Documentation Data Pipeline FAQs

Extract parts of a string in Data Explorer

You might run into a scenario where you have a column that has pieces of information you’d like to extract separated by a character of some sort. In the Data Pipeline, you have the ability to extract the sub-string to the left or right of the delimiting character.

If your start and end positions are fixed, you could instead use the Extract Text Pre-built Formula.

In our example, we have a column called “State/City” that has state and city information, where the state abbreviation and the city name are separated by a hyphen:

Example state and city column

Let’s say we want to parse the string to only have the city name in a separate column. To do this, we turn to the Data Pipeline to help transform the initial string. First, we need to use an Add Column step, choose Custom formula, then use the following formula:

substr("State/City", instr("State/City", '-')+1, length("State/City"))

Let’s try to breakdown what’s happening in this formula. First, we’ll look at the substr function. This function extracts a substring from a string. There are three parameters for the function, substr(1, 2, 3).

  • Parameter 1 is the column name containing the initial string.
  • Parameter 2 is an integer representing the starting position of the substring to extract. This can be at the beginning of the string, the middle, or even towards the end of the string. To set the position, you just need to know the numerical position of where you’d like to start the extraction.
  • Parameter 3 is also an integer, and it represents the position of where our extracted substring ends in the initial string.

In parameter 2 of our substr function, we use the instr function. instr() returns the position of a character in a string. There are two parameters for the instr() function, instr(A, B).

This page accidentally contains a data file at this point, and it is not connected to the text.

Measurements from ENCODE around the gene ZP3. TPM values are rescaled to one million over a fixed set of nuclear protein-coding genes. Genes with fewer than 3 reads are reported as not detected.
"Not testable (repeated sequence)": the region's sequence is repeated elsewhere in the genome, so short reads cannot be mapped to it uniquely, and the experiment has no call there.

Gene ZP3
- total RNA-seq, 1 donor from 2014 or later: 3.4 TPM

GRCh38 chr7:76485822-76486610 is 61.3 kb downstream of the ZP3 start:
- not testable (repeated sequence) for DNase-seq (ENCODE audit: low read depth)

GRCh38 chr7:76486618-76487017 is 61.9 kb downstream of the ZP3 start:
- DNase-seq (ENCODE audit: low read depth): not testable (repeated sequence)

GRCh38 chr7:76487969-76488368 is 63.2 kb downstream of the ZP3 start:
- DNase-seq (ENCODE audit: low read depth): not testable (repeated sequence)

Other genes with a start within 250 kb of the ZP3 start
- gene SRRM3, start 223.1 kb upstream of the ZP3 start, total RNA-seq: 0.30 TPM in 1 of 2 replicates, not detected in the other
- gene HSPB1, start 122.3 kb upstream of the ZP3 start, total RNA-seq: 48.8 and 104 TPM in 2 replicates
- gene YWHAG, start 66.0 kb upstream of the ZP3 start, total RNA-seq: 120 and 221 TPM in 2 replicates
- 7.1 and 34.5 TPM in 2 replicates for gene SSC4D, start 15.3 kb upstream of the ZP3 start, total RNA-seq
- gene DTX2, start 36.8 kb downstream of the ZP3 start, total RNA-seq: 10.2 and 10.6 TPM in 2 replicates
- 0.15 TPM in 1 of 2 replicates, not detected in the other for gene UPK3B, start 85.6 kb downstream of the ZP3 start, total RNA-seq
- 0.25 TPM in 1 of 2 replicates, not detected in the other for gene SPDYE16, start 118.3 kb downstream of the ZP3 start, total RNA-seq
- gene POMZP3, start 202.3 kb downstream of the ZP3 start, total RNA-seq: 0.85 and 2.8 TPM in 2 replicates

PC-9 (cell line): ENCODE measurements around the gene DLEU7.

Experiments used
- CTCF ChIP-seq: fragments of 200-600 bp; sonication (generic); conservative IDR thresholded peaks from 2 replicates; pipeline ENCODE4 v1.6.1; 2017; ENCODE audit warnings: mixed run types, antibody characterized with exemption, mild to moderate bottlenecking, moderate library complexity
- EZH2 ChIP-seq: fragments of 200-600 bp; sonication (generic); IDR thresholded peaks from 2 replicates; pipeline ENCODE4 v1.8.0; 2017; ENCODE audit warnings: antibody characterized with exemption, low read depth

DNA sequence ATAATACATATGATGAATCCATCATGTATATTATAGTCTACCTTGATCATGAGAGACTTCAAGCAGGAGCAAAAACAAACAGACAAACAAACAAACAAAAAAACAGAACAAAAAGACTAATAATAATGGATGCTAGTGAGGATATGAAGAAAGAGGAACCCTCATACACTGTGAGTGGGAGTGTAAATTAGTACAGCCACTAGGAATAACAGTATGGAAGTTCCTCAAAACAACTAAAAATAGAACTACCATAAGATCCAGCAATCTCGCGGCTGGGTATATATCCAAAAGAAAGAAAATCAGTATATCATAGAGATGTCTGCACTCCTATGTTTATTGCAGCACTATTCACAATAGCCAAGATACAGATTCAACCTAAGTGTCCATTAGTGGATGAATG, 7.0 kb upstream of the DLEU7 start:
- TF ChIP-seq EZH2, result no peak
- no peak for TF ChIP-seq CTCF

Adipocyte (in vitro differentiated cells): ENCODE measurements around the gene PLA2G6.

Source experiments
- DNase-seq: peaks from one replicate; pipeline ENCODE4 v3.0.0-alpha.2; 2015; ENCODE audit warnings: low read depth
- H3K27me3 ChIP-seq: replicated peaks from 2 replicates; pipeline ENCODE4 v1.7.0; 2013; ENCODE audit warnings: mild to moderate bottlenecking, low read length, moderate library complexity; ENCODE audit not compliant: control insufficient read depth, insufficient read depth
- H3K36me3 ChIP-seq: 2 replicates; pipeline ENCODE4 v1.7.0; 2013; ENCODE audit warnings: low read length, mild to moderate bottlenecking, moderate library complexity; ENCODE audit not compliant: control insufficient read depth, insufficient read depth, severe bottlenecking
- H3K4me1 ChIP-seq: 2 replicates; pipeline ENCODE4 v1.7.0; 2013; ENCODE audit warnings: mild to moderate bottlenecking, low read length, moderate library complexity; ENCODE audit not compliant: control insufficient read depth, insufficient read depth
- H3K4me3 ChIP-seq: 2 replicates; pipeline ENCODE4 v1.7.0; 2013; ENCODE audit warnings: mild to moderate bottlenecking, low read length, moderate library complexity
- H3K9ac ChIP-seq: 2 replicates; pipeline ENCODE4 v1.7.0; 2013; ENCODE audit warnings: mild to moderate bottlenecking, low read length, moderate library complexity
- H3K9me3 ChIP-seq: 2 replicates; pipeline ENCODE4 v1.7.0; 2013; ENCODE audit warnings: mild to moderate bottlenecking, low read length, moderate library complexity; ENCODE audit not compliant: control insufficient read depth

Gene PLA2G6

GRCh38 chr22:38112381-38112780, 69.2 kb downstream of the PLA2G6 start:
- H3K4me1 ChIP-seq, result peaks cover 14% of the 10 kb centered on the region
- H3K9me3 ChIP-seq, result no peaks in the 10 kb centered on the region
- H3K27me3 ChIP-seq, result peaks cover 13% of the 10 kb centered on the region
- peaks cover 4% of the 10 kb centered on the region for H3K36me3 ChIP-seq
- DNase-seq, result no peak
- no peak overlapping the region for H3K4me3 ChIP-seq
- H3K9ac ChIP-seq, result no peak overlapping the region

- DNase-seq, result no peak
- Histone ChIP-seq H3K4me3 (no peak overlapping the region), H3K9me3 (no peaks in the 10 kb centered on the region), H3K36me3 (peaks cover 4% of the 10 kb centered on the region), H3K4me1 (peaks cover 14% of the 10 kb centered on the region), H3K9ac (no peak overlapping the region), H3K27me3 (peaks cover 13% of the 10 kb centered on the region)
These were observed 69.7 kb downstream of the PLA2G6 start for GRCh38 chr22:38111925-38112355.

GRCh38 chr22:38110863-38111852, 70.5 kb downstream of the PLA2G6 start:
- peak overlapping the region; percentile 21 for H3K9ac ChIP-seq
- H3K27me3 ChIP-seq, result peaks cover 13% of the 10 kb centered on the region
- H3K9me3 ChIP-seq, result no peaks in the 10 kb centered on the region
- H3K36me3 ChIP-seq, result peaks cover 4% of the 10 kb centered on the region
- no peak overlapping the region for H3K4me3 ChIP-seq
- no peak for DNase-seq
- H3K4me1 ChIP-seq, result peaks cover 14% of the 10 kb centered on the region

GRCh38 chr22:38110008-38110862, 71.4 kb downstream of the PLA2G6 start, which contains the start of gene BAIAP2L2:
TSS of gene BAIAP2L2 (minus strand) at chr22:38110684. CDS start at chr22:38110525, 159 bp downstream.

• Parameter A is the column containing the string which will be searched.
  • Parameter B is the character(s) you’re searching for. The output is the position of the first instance of the character in the string, which is why the instr function is in parameter 2 of the substr function. In our example, the function instr("State/City", '-')+1 searches for the position of the hyphen character, '-', within the strings in our “State/City” column. The +1 is to return the position to the right of the hyphen, in order to not include the hyphen in our new column.

Finally, for parameter 3, we use the length function, which just calculates the length of a string. Since we want to get the entire city name for each row, and each city name length varies, we can account for this by using the length function. This returns the last character’s position in the string for each varying city name.

Running the full formula outputs the following:

Extracted city name from the original string

We can also extract the state abbreviation using the following formula:

substr("State/City", 1, instr("State/City", '-')-1)

We’ll quickly go through this example.

  • Parameter 1 remains the same as our first example, since we’re extracting a substring from the same initial string.
  • Parameter 2 is simply a 1 to indicate our substring starts at the first position of our initial string.
  • We use the instr function again, but this time we use it in parameter 3. We want to get the position of the character just before the hyphen, so we search for the hyphen character, get its position from the instr function, then subtract 1 from that position to get the end position of our substring.

Running the full formula outputs the following:

Extracted state from the original string